The Rise of the Surveilling Class

Inherent to the dialectic of Marxism, the greatest threat to the stability of the bourgeois is the spark of revolution capable of uniting and empowering the proletariat mass. Therefore, it would seem counterintuitive to think of social media technologies (SMT) as a repressive force used against the proletariat in the battle between the two classes. SMT’s not only achieve social cohesion, but provide economies of distribution capable of disseminating counter ideologies. However, it has been under the deceptive veil of social empowerment and connectivity that the latest iteration of surveillance technologies have been able cover the master-narrative of “security”. Testament to the success of this veiling has been the complicit self-exploitation of the proletariat class who would otherwise have revolted against the engulfment of private personal space by the public sphere. Once in the domain of the public sphere all actions, transactions and thoughts are susceptible to critical examination upon which additional repressive measures can be formulated. But how has this been achieved?

Find out more at       http://waterloowatchmen.blogspot.com/2009/03/class.html

-adeel

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An Interesting Spatial Method for Website Creation/Presentation

Hi everyone,

I recently came across the website of a graphic design artist named Kalle Hagman.  She designed her portfolio website using the google maps platform.  It’s a really interesting idea and a fantastic appropriation of a predominantly spatial presentation method.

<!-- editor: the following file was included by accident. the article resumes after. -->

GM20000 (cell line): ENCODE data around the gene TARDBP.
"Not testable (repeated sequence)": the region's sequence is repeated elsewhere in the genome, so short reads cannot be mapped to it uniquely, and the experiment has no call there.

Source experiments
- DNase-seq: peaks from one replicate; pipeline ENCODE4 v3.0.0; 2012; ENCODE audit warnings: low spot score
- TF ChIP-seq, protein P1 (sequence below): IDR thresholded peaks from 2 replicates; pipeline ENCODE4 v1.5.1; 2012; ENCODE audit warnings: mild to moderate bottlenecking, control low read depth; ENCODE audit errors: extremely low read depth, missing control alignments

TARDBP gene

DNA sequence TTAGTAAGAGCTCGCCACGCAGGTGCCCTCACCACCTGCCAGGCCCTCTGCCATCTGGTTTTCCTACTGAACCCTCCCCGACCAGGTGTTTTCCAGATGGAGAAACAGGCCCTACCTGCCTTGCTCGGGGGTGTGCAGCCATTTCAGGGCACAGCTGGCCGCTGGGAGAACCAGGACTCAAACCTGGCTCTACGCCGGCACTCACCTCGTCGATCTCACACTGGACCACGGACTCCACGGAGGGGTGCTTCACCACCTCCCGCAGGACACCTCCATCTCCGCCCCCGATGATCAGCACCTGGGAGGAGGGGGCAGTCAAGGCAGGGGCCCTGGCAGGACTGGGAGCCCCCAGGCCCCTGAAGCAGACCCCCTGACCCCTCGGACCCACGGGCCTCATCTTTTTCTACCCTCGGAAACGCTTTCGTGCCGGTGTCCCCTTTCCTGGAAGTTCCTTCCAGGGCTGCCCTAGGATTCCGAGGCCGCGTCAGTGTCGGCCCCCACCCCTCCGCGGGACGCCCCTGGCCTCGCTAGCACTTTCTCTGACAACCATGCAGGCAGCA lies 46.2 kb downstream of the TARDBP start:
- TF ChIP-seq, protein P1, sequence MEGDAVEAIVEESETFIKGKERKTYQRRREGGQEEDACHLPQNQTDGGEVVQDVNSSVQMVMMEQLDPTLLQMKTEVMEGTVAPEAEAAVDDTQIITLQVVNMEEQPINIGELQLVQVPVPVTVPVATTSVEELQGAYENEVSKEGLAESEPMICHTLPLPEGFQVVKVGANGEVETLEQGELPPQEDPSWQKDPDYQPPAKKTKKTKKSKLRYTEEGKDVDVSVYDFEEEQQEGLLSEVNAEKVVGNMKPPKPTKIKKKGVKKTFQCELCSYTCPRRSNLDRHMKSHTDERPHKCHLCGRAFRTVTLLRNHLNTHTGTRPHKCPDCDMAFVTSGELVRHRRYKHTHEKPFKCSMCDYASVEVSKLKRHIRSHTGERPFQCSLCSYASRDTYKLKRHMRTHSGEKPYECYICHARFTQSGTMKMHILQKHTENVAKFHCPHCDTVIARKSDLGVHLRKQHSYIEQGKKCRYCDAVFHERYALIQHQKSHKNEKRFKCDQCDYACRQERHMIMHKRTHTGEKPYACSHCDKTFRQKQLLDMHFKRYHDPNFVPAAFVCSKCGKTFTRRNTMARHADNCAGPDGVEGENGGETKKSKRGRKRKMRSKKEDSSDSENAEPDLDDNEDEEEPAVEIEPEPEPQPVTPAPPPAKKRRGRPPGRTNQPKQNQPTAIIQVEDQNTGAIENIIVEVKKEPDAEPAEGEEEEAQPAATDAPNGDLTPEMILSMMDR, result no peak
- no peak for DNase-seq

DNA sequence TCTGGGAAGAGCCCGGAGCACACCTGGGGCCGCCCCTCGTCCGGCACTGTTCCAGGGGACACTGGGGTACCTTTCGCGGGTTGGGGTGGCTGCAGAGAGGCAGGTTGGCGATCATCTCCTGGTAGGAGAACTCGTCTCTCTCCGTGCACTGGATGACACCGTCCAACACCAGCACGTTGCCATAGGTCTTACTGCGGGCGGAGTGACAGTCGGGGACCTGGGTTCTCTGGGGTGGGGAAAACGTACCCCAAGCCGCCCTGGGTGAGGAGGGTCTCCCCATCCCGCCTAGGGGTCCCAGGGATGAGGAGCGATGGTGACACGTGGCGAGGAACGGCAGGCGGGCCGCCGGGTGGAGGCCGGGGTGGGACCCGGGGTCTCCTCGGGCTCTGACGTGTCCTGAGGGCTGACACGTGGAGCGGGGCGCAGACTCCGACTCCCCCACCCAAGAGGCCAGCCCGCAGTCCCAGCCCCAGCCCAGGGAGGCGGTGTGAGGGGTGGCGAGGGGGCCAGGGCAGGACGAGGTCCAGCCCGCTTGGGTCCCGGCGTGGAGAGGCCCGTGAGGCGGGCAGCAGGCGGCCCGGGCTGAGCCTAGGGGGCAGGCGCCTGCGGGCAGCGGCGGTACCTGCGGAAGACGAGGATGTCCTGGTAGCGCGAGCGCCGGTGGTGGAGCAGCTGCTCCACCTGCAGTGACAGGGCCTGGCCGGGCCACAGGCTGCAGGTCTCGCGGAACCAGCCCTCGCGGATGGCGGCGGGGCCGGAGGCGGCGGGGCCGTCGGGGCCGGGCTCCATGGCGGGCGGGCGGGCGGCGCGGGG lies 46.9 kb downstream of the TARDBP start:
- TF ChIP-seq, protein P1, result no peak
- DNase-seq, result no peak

When you open the website you’re confronted with a close up of her business card; as you use the map’s zoom function to widen your view you are gradually exposed to her most recent artistic endeavors.  I just thought it was a really unique way to present a portfolio of work and may prove useful for those project teams that are working toward presenting their material for class discussion.

THE LINK IS: http://www.kallehagman.com/

Check it out!

Devon

Surveilling (Potential) Terrorist Children

smilinggirl

A news article entitled “Police identify 200 children as potential terrorists” illuminates a new state of surveillance in the UK. Police are monitoring children in Muslim communities who have been identified as being “at risk of extremism.” Teachers, parents, and other community leaders are asked to monitor children and adolescents and identify those who have extreme views or are susceptible to the influence of radical Islamic groups. Children identified as being ‘at risk’ are offered guidance in the form of a tailored intervention program.

I can’t decide what I think of this program. Is this program of careful monitoring and intervention a natural extension of the usual surveillance role of parents and teachers?

Is it a necessary precaution or an extreme policing tactic?

http://www.independent.co.uk/news/uk/crime/police-identify-200-children-as-potential-terrorists-1656027.html

Karina

 

Benedikt reading

I have to admit defeat. I’ve gotten perhaps twenty pages into the Benedikt article, “Cyberspace: Some Proposals,” and I’m utterly lost. I’m going to share some of my notes from this essay to let you know exactly where and when (and how) he lost me:

“Using decidedly low-altitude mathmatics, we will look at these [the rules and principles of cyberspace] in relation to the rules and principles of natural, physical space, and under five, essentially topological rubrics: dimensionality, continuity, curvature, density, and limits” (132).

I have to admit, he’s really starting to lose me here. He starts talking about the seven principles of physical space and cyberspace, and from what I can gather, he proposes to examine how the rules and principles of cyberspace are based on the rules and principles of physical space. I think.